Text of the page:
Give the kids time to read
Our students are incredibly perceptive people. They are adept at reading their teacher’s verbal and nonverbal cues, and they can pick up on what their teachers consider to be valuable and worthy of instructional time. As Language Arts teachers, it is essential that we block out time in our classes for our students to read books of their own choice. If we want them to read and learn to explore different genres of books, then we have to provide them with the opportunity to do so. The previous two years, I usually set aside two to three work sessions (15 to 20 minute periods) a week which were dedicated to allowing students to read from their independent reading books.
However, this year I tried something different; all of my Language Arts classes started with 10 minutes of choice reading. After a year of trying this method, I cannot imagine I will ever have them read independently any other way. It’s an incredibly simple, yet meaningful, way for my students to start class, and it’s totally student-led as they are reading from something that they have selected for themselves. Plus, reading everyday not only helps our students to build up a reading habit, but it allows them to truly become invested in their books, which increases the likelihood of them reading those books to completion. I honestly believe my students read more this year than any year prior to it, and I attribute a lot of that to the “First 10 minutes” shift.
Conference with kids regularly
While my students are reading, I generally move around the room and try to talk with two to three students a period about the books that they are reading. I generally start with a simple question like, “How’s this book going?”, and then I will follow up with “What do you like about it?” I will ask another follow-up question based upon their response to my second question, and I may solicit a prediction as to what they think will happen next. And that’s usually it. The entire conference lasts for 3 to 4 minutes, tops. However, this quick check-in not only allows me to track my students’ progress through their books, but it helps me to gauge their level of engagement in what they are reading. Also, I gain valuable insight into the genre of books that a student prefers, which makes it easy for me to recommend another book to that student.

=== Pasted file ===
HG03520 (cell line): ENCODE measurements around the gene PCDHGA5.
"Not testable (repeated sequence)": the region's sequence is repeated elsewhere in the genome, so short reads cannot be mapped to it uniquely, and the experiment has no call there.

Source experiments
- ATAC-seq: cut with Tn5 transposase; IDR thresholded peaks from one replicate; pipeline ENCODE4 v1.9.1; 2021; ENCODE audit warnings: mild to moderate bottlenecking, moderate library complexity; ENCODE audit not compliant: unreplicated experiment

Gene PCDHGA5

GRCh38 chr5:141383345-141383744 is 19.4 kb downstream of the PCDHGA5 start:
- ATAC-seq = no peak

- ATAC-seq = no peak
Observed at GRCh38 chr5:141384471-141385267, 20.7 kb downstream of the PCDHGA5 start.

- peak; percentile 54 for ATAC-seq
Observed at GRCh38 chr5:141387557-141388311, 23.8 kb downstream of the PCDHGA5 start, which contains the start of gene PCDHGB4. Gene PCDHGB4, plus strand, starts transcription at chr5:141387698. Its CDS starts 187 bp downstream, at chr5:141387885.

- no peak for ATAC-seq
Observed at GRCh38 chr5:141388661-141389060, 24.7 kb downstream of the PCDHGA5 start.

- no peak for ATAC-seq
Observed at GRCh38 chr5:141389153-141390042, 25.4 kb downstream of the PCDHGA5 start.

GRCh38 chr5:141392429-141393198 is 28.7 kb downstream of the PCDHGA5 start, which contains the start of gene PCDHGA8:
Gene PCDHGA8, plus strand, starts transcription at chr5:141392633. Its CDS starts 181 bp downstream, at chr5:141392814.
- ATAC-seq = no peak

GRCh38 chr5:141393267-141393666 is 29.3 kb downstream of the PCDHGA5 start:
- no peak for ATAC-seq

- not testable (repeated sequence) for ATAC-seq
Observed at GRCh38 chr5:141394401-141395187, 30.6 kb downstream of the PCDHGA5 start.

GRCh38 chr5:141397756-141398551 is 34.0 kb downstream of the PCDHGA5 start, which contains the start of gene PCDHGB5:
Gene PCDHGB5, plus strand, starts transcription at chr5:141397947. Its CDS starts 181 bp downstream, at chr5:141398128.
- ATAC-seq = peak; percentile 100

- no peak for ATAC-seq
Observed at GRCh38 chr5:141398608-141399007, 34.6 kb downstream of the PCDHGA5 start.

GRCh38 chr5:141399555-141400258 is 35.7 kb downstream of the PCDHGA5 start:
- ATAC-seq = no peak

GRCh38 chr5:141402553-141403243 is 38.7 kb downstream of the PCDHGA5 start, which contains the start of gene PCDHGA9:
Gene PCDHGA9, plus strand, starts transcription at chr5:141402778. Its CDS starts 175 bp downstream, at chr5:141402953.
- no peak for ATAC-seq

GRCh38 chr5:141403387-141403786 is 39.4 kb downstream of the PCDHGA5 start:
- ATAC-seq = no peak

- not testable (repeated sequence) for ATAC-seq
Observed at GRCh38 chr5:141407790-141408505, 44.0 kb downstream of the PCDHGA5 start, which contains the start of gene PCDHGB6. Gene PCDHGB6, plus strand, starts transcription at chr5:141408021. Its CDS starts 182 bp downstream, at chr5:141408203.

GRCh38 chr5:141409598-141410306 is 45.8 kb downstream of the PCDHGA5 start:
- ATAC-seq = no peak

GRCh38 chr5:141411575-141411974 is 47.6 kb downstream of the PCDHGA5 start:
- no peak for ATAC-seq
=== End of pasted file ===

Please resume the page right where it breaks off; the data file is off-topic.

Celebrate when they finish a book
Whenever one of my students finishes a book or graphic novel, I generally call home to let a parent or grandparent know how proud I am of this accomplishment. For many of my students, finishing a 100- to 200-something page book on their own is something they have never done before. Getting students to see themselves as readers is paramount for me, so when they complete a novel, I want to not only communicate that to the student, but I want to make his or her family aware of how important this is as well. Sometimes I will get my principal to make “shout outs” over the announcements when several students finish books around the same time. If I have multiple students reading the same book across multiple classes, I will bring them together for a lunch period and order some pizzas so that we can enjoy talking about that book in a “book club” type atmosphere.
Today’s students don’t just need the time to read independently, they deserve it. Choice reading programs help teachers and students to break down the barriers to literacy that many of our kids face.